A few years ago I wrote a book
that was very pessimistic about the future of the Church
in the United States. American Catholicism is a religion, I argued, in a state of probably irreversible decline. It is on the road, not to total disappearance exactly, but to a reduced state in which it will have no more than a small impact on American society and culture. Since writing the book, I have often wondered if I had been too
pessimistic. I hope so. Even while writing I hoped I was wrong. Indeed, I hoped that my pessimistic prognosis might serve in a small way as a wake-up call and might therefore help to reverse the Church’s decline.
But when, rambling through the Internet recently, I stumbled on a Rasmussen poll
that had to do with Bible-reading in the United States, I couldn’t help but feel that my pessimism is well grounded.
According to the poll, 25 percent of Evangelical Protestants read the Bible daily, as do 20 percent of other Protestants, while daily Bible-reading is done by only 7 percent of Catholics. Now this result didn’t bother me very much, since one can be very familiar with, and very greatly influenced by, a book without reading it on a daily basis. I myself don’t read the Bible daily; nor do I give a daily reading to Plato or Shakespeare; and it’s years since I read Matthew Arnold’s Culture and Anarchy
. Yet I know that all these writing have had a strong influence on the way I look at life and the world.
Far more disturbing was the poll result that showed that 44 percent of Catholics “rarely or never” read the Bible, while this is true of only 7 percent of Evangelicals and 13 percent of non-Evangelical Protestants. The level of religious vitality must be very low in a Christian church in which 44 percent of the membership almost never bothers to read the Bible.
Of course, there is an old tradition among lay Catholics of not reading the Bible. Prior to the Protestant Reformation, this non-reading was a natural byproduct of the fact that the vast majority of lay Catholics were illiterate. Besides, such Bibles as were available were written in Latin, not the vernacular languages. And then, once the Reformation took place, Bible-reading took on the color of being a distinctively Protestant thing, therefore something faithful Catholics should avoid. Protestants, after all, appealed to the authority of the Bible to challenge the authority of the pope and the bishops, and when they read the Bible they came to certain theological conclusions that conflicted with Catholic doctrine. Reading the Bible was dangerous for Catholics.
In the long period from the Council of Trent to Vatican II, a period of approximately four centuries, the Catholic Church adopted a highly defensive mode of being. There were two great intellectual dangers to the Faith — first the Protestant danger and then the secularist danger that stemmed from the Enlightenment. The Index of Prohibited Books was created to defend Catholics against these dangers. Of course, it was impossible to put the Bible on the Index, since the Bible, according to Catholic teaching, was the inspired Word of God. But if the Bible couldn’t be banned, at least Catholics could be effectively discouraged from reading it. There were several ways of doing this:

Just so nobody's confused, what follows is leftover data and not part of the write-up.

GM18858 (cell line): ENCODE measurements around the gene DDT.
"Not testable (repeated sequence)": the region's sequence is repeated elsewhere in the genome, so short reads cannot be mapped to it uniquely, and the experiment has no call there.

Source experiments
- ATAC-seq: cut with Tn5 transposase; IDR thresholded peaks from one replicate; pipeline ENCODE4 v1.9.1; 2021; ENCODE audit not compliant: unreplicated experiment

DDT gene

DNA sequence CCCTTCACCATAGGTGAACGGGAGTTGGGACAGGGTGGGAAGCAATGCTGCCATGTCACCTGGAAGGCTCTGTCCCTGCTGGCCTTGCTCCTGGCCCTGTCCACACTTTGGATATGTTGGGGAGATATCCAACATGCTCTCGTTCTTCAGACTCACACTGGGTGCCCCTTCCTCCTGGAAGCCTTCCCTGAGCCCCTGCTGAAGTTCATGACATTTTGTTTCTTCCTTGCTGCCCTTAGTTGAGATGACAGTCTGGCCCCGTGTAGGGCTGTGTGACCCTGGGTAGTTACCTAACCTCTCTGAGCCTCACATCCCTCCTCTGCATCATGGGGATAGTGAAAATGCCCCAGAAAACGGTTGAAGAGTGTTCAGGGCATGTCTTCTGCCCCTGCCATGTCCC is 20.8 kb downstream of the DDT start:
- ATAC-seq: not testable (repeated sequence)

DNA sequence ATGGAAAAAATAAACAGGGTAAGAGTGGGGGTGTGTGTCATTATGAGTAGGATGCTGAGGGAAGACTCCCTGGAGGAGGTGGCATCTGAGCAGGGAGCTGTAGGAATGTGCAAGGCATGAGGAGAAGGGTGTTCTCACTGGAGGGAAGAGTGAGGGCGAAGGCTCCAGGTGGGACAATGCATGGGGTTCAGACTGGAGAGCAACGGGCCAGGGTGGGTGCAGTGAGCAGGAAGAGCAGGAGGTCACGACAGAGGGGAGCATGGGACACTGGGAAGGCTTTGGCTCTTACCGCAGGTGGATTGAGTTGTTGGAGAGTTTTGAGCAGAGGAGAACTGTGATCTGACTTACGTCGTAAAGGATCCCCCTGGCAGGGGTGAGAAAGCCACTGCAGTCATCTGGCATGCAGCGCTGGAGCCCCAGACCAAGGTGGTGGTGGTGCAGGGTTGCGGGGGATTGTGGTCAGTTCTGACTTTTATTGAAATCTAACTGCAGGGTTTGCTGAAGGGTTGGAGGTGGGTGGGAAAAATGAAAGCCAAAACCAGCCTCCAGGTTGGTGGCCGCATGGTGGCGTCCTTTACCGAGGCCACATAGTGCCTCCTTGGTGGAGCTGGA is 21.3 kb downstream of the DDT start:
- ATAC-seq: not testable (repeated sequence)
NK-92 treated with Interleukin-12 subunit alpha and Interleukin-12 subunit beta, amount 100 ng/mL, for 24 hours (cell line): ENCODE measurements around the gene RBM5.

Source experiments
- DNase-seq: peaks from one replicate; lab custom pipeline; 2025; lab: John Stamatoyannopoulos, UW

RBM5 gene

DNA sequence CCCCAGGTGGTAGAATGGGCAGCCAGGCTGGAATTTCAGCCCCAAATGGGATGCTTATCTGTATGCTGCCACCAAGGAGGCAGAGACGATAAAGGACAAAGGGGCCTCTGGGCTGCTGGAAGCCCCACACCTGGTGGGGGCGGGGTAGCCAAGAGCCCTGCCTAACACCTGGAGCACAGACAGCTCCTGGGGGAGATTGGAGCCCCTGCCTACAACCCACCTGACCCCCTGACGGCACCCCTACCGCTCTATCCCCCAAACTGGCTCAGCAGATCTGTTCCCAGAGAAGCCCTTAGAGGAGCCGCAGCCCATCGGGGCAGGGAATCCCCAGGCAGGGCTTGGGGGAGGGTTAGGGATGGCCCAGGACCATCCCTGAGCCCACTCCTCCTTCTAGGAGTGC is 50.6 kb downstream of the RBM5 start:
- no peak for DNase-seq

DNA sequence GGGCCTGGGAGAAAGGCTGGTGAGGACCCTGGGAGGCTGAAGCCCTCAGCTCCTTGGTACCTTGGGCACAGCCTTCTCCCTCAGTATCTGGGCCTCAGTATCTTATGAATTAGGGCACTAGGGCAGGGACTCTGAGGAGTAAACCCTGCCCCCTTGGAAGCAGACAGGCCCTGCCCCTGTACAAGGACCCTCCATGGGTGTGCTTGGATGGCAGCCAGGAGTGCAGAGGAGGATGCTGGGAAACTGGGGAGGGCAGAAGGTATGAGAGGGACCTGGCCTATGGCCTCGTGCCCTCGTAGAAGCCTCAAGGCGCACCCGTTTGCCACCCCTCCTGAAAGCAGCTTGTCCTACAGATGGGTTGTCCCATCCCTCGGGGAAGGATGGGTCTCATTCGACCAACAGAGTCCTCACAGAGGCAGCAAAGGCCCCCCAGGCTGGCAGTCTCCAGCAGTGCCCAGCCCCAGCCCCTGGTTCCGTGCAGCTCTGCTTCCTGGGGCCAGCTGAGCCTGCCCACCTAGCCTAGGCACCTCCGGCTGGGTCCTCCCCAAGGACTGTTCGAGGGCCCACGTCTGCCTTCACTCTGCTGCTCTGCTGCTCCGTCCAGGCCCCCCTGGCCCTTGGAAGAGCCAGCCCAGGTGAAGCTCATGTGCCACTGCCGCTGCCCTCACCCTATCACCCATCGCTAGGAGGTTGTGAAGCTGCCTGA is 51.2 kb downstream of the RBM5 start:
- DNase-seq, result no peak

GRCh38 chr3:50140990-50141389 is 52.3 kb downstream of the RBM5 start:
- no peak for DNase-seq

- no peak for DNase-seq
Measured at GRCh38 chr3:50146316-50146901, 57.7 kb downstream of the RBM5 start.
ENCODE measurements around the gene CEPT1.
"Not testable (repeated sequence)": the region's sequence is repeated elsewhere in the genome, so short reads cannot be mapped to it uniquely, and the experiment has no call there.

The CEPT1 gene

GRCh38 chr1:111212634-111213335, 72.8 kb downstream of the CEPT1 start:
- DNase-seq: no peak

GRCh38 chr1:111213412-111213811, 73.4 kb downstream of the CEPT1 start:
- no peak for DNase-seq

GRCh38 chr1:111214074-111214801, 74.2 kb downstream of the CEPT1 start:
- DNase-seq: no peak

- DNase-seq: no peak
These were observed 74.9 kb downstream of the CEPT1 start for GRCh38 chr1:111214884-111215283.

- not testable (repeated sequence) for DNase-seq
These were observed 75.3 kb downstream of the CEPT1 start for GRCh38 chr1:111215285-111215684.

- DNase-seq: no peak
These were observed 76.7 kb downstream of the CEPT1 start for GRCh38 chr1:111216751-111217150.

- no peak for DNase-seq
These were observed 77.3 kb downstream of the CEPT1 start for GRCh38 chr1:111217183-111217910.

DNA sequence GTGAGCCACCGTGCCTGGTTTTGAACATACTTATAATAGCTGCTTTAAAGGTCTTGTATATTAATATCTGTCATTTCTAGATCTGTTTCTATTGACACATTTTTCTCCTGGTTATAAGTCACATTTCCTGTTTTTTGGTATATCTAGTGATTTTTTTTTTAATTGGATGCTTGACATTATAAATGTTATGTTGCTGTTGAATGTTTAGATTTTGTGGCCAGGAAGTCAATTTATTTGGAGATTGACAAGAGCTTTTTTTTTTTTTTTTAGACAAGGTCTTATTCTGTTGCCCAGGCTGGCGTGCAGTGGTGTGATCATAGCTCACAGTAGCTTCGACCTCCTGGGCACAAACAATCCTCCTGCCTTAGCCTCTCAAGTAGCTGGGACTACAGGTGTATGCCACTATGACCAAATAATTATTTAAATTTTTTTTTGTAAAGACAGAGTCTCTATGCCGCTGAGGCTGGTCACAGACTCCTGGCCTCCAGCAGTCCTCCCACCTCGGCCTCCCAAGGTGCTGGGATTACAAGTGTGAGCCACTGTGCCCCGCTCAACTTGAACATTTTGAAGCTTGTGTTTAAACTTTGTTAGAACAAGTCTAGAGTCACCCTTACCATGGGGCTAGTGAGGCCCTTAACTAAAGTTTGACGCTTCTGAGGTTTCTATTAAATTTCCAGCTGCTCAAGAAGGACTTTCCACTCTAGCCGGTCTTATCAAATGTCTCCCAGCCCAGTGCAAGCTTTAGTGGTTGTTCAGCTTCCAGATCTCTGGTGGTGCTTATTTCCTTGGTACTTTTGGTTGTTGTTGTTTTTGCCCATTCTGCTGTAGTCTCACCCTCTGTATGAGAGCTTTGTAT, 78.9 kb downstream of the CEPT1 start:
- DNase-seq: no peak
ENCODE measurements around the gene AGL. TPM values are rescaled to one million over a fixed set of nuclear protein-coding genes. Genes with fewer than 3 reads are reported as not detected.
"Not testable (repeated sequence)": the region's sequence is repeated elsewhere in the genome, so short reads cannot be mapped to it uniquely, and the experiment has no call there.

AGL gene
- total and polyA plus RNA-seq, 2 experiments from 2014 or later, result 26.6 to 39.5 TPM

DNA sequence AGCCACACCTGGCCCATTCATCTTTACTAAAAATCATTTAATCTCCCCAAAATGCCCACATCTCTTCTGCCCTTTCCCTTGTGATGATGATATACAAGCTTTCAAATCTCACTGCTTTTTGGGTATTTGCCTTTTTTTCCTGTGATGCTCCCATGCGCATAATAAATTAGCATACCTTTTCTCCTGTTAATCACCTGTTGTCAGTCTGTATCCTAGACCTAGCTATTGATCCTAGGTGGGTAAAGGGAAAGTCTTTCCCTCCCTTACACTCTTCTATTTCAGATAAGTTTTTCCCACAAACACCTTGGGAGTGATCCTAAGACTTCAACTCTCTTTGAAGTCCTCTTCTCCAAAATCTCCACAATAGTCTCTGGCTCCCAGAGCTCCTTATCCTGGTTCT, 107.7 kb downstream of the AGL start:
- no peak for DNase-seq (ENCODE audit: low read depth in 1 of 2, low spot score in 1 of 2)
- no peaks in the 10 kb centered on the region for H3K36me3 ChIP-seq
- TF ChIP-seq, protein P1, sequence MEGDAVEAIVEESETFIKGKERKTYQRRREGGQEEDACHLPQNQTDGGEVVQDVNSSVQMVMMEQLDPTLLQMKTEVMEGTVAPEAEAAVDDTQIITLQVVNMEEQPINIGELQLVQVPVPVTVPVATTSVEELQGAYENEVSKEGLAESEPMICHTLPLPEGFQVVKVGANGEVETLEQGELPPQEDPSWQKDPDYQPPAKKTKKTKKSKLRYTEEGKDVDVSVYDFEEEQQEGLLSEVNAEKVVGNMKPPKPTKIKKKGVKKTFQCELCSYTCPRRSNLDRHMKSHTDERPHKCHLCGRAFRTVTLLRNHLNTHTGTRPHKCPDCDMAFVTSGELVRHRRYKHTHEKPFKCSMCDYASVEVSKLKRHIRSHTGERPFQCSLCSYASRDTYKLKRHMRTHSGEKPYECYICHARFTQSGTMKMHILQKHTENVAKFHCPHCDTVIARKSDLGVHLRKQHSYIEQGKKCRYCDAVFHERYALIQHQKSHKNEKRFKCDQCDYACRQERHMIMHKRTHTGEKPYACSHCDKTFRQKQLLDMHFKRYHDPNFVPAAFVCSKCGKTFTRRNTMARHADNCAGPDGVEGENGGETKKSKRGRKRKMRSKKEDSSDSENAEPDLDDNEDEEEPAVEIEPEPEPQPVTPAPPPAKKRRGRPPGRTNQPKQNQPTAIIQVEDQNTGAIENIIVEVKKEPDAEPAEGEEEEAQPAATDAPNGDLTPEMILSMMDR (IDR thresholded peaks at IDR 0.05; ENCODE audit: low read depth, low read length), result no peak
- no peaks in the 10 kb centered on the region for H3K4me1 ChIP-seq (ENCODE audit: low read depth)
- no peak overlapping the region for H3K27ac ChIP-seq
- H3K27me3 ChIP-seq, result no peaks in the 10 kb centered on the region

- A strong emphasis on Natural Religion had the effect of depreciating the value of Revelation generally.
- A strong emphasis on Tradition as a second source of Divine Revelation had the effect of depreciating the value of the Bible.
- Secondhand narrations of biblical stories, instead of moving Catholics to consult the original sources (the Bible itself), more often gave them the impression that it was not necessary to examine the Bible.
- Catholics were told that they must not read Protestant translations of the Bible (e.g., the Authorized Version); if they insisted on reading the Bible, they must read properly annotated Catholic translations.
- Some gentle ridicule directed at the Biblicism of our “separated brethren” taught Catholics to shy away from the Bible.
- In general, Catholics were seldom seriously encouraged by their priests and nuns to search the Scriptures.
All this changed, officially at least, at Vatican II, which dropped the Church’s 400-year-old “defensive mode of being.” Lay Catholics were now at long last given the green light to read the Bible; indeed, they were encouraged to read it. Yet today, nearly a half-century later, 44 percent of American Catholics “rarely or never” read the Bible, and only 7 percent read it on a daily basis. How can this be?
Part of the answer, of course, is inertia. Four centuries of a certain policy cannot be changed immediately overnight — any more than an aircraft carrier at sea can make a turn of 180 degrees on a dime. Another part of the answer is the sacramentalism of the Catholic Church: To save your soul, it is more important to participate in the sacraments than to read the Bible. But a third part of the answer is, alas, that the leadership of the Church (I mean its bishops and priests) have not stressed the importance of Bible-reading for shaping the Christian mind and heart.
The leadership of the Church in the United States has been guilty of many failures in recent times — the sex-abuse scandal, a failure to resist the sexual revolution, a failure to mobilize Catholics effectively as an anti-abortion cultural force. Add to these failures the failure to persuade Catholics to become a Bible-reading people.